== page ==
Centre to deepen productivity awareness among youths
Nigeria must take deliberate steps at institutionalising leadership traits in the younger generation through activities that will instigate critical thinking, the Director-General of the National Productivity Centre (NPC), Dr. Kashim Akor has said.
Delivering a keynote address at the National Productivity Centre debate for secondary schools in Abuja, Akor argued that the journey to a glorious tomorrow is a carefully weaved one, aimed at encouraging the younger generation to target the maximum output from economic activities.
The NPC boss hinted that the Centre’s Productivity Coaching and Mentoring (PCM) in schools are aimed at coordinating productivity awareness in schools through productivity clubs.
He added that the main purpose of PCM is to catch them young to imbibe the tenets and values of productivity early in life so that the younger generation’s contribution to society and the nation would be of better quality.
“Productivity as we may all know has to do with the attitude of the mind that seeks continuous improvement. The deliberate engagement with the young at various levels will shape their mindset on the issues of productivity improvement. If and when these young minds begin to appreciate and value productivity, they will become efficient, effective and perform highly with quality,” he submitted.
Akor said the arguments put forward, points raised and issues debated have shaped the thinking of individuals and organisations on the effect of social media on the productivity of Nigerians.
Speaking on ‘Private schools are more productive than public schools,’ which was the topic of the debate, the NPC helmsman explained that the points and arguments in support or oppose the topic will afford stakeholders of both private and public schools to acquire first-hand knowledge on areas of strengths as well as weaknesses.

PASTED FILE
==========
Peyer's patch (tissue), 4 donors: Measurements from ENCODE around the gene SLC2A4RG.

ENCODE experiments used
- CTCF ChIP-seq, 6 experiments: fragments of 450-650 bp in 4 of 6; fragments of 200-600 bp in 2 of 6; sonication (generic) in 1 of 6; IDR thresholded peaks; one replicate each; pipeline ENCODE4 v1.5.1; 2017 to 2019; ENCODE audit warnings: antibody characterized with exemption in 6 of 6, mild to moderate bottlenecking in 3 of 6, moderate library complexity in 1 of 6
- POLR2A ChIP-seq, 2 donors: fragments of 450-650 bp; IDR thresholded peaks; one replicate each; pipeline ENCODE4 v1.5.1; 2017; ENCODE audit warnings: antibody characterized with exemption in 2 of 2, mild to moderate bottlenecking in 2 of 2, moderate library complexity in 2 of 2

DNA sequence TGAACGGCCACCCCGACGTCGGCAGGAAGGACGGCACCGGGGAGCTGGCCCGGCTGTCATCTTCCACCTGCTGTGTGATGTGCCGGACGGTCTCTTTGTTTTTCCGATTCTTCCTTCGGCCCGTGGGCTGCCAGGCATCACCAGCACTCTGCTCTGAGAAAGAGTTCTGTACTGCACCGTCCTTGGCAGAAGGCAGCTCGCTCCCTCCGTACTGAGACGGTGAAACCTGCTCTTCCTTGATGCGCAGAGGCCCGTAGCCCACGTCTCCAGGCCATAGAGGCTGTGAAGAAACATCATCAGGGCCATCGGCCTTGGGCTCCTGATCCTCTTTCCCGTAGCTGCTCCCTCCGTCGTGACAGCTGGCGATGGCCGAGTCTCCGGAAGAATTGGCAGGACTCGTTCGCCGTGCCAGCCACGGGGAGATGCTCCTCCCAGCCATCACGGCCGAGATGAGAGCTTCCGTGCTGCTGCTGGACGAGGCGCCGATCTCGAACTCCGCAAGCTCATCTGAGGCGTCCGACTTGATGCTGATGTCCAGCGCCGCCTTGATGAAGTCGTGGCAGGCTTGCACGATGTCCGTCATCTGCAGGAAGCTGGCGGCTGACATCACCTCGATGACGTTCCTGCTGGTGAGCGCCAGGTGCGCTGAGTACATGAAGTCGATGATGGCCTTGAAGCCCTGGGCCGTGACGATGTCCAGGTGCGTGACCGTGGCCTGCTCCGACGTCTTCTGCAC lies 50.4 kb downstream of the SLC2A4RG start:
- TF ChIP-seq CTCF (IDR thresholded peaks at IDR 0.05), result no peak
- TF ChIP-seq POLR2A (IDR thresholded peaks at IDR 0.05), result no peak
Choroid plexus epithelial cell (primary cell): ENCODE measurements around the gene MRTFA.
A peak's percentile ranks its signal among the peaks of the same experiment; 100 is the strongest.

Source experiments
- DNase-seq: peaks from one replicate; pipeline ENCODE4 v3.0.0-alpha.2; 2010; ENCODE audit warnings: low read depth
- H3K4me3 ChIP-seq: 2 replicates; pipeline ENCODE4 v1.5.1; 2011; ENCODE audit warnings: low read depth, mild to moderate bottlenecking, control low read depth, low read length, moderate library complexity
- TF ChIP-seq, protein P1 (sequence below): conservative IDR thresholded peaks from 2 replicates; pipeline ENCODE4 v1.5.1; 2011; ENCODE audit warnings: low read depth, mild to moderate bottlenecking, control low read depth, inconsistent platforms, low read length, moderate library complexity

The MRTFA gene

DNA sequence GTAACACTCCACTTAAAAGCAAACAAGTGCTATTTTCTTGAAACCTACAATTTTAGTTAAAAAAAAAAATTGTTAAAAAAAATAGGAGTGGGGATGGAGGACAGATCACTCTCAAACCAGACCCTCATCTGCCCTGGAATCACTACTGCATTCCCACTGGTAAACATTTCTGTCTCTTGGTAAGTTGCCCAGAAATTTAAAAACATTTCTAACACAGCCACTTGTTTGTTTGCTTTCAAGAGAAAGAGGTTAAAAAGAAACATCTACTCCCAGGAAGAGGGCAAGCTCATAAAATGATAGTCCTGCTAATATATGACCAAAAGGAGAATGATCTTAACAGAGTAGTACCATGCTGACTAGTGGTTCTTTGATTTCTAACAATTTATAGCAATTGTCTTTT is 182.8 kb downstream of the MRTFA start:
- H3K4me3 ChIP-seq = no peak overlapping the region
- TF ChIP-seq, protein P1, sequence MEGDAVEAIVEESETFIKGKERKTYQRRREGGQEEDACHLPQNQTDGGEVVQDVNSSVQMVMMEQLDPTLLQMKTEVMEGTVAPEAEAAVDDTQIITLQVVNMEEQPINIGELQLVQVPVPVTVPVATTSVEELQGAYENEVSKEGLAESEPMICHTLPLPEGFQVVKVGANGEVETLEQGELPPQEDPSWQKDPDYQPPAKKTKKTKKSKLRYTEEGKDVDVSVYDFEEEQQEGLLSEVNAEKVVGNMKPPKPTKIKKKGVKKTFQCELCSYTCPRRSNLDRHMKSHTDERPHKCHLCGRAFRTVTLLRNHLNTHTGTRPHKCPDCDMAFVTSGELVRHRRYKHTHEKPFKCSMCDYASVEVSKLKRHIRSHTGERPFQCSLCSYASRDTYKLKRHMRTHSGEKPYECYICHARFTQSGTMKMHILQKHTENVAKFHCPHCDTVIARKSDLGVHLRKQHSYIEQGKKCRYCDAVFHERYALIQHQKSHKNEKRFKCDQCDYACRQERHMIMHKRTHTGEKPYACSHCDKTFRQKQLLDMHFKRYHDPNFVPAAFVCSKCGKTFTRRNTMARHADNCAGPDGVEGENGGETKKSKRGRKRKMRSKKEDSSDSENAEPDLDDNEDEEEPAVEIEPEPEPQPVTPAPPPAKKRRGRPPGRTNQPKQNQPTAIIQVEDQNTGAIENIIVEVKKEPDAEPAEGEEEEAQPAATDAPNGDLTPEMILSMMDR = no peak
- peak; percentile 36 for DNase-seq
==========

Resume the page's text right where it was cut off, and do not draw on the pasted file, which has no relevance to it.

He urged the management of all secondary schools in Nigeria to take advantage of the centre’s productivity coaching and mentoring by inviting the centre to help establish productivity clubs in their various schools, saying, “There are enormous privileges in having the club, this includes the ability of students to learn how to plan, deploy themselves to achieve goals, utilise resources, manage waste and value work and quality. The teachers too are not left out of the Productivity Awareness Campaign (PAC) as they stand the chance to benefit from our free productivity awareness lectures and capacity building programme that can boost their performance.”
In his welcome address, the Director, Corporate Affairs and Information, National Productivity Centre, Hassan Abdullahi, said the centre is deepening its awareness campaign among its stakeholders in the realisation that increased productivity is only guaranteed when the awareness level rises up, adding that the need to know the usefulness and implication of productivity to the growth of the economy has become imperative.
He stressed that developing a productive mindset entails training and coaching young minds to imbibe a culture of productivity.
Though a purely academic exercise, he maintained that the productivity national debate is designed to provide a platform for students to engage each other in discussing issues relevant to the productivity of secondary schools either private or public.
Abdullahi expressed hope that points raised and arguments presented would guide the education sector and its stakeholders to draw conclusions on how to improve various schools at all times.